Binalshibh recently acknowledged playing a role in the planning of the September 11 terrorist hijackings. In an audio message played Thursday on the Arabic news network Al-Jazeera, Binalshibh said he had hoped to be one of the hijackers but could not obtain an entry visa into the United States.
September 10, 2002 Posted: 5:04 PM EDT (2104 GMT)
WASHINGTON (CNN) -- An abundance of credible intelligence information prompted the Office of Homeland Security to raise its nationwide terror state of alert Tuesday for the first time since March, U.S. Attorney John Ashcroft said. "At this time, most intelligence focuses on possible attacks on U.S. interests overseas," Ashcroft said. No targets inside the United States were mentioned.
Ashcroft said President Bush approved recommendations from administration officials to increase the alert level from code yellow to code orange -- signifying a high risk of terror attacks -- after intelligence received information from the debriefings of a senior al Qaeda official.
Al Qaeda cells based in Asia "have been accumulating explosives since approximately January 2002 in preparation for these attacks," Ashcroft said, noting that the potential targets could include the transportation and energy sectors and facilities that are recognized symbols of the United States. The United States has closed several embassies and consulates in Asia as a result of the intelligence.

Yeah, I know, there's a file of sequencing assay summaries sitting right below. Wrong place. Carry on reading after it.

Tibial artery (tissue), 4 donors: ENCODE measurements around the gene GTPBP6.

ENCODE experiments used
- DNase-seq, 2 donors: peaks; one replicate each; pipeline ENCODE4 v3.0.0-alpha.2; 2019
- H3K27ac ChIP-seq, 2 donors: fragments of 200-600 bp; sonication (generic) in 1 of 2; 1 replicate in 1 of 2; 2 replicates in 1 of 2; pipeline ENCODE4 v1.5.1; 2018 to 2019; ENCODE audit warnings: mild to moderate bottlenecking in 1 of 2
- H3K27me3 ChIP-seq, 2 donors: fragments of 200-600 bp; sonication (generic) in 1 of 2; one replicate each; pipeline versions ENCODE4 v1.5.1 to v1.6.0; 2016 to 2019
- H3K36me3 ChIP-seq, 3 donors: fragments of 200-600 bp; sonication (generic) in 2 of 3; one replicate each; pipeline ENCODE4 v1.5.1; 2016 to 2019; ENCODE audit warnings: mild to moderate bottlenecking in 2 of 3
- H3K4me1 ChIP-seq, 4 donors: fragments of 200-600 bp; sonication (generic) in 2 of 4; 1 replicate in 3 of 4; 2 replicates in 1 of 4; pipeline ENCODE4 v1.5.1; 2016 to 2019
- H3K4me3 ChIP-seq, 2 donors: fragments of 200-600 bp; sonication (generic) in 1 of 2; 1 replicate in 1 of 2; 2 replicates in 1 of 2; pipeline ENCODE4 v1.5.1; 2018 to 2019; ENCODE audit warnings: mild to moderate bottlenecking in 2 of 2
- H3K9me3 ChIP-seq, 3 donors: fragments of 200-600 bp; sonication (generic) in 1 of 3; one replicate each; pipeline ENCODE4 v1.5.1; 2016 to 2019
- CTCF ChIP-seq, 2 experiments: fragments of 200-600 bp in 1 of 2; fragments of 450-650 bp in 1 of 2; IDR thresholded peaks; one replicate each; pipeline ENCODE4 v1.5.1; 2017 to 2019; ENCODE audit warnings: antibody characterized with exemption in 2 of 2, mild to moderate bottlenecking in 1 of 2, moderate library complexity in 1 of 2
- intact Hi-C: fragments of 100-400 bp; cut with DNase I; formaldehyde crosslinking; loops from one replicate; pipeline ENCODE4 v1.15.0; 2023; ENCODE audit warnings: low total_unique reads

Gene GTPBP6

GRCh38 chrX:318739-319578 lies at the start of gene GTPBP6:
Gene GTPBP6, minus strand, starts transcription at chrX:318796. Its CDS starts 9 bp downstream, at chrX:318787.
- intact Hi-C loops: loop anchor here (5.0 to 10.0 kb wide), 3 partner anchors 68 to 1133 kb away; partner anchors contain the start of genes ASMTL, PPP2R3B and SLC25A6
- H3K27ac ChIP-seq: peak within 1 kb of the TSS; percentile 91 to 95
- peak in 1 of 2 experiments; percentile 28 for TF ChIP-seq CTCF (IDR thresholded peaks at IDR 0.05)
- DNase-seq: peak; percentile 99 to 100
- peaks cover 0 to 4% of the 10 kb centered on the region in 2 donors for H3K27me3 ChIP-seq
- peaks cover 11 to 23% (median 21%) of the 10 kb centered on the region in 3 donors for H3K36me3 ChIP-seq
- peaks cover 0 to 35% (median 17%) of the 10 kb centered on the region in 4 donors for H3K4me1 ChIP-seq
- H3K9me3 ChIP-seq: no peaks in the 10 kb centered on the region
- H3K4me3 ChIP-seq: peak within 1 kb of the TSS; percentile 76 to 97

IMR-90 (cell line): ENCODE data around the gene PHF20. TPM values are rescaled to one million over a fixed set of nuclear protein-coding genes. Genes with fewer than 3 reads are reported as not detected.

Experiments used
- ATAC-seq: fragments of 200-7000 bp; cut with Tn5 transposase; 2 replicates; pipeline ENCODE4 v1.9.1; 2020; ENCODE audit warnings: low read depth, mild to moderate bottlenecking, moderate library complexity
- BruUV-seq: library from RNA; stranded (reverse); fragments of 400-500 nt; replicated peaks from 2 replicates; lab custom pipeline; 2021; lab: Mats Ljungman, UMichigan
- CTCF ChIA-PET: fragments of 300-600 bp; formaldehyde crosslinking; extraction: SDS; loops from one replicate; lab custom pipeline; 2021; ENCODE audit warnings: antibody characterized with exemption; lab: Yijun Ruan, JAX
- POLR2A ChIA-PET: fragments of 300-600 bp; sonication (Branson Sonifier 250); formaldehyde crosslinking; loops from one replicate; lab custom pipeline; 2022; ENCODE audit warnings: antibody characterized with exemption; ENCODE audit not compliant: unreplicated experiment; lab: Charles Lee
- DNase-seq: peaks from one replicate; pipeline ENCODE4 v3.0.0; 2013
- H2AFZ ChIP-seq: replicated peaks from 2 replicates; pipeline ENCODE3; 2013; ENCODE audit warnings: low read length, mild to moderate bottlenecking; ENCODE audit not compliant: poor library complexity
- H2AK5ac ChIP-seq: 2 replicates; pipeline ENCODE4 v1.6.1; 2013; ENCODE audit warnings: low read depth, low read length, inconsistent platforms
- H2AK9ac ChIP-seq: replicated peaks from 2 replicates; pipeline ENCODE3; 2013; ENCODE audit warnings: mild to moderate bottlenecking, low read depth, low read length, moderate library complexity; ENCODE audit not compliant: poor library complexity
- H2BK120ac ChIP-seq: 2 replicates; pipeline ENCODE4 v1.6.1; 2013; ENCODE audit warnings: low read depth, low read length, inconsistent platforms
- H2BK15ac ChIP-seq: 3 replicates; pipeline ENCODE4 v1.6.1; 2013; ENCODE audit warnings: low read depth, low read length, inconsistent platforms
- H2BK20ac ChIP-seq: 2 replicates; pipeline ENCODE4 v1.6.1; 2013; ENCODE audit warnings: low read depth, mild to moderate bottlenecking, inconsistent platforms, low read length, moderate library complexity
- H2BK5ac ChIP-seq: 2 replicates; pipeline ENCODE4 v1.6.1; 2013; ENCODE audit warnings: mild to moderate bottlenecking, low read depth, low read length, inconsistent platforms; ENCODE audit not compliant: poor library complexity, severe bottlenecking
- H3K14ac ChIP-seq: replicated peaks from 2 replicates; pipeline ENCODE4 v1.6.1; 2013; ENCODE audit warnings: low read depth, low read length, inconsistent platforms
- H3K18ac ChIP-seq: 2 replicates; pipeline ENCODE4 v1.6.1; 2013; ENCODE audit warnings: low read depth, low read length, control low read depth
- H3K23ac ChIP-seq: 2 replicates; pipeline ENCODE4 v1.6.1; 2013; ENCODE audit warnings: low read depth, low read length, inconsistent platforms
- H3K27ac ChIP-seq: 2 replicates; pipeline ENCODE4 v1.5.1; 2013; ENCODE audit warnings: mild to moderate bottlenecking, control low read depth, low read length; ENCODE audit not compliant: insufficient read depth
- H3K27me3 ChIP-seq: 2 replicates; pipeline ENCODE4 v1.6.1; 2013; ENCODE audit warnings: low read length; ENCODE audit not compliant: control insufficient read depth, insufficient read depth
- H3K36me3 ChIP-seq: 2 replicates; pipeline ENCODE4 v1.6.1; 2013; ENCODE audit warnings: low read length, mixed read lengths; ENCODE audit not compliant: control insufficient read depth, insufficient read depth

Ashcroft also said intelligence from the Middle East pointed to possible suicide attacks on U.S. interests, but no targets were known. "The threats that we have heard recently remind us of the pattern of threats we heard prior to September 11," Bush said at the Afghanistan Embassy in Washington.
Bush said the threats were being taken seriously and that Americans "just need to know their government" will be on higher alert to protect them.
Defense Secretary Donald Rumsfeld ordered Tuesday that air defense systems around Washington be armed with anti-aircraft missiles. The unarmed surface-to-air missile systems were deployed at military installations around the city Monday as part of an exercise.
The Pentagon has raised the terrorist alert level for U.S. military forces around the world, including putting troops in Bahrain at the highest alert level, condition Delta. Bahrain is the headquarters of the U.S. 5th Fleet, which operates in the Persian Gulf.
In the U.S. Central Command -- an area that includes the Persian Gulf region -- almost all facilities have been moved to Force Protection Condition Charlie, the second highest level of alert.
In the Pacific Command's area of responsibility the alert level went from Alpha to Bravo, the third highest level. In the European command the alert remained at Bravo.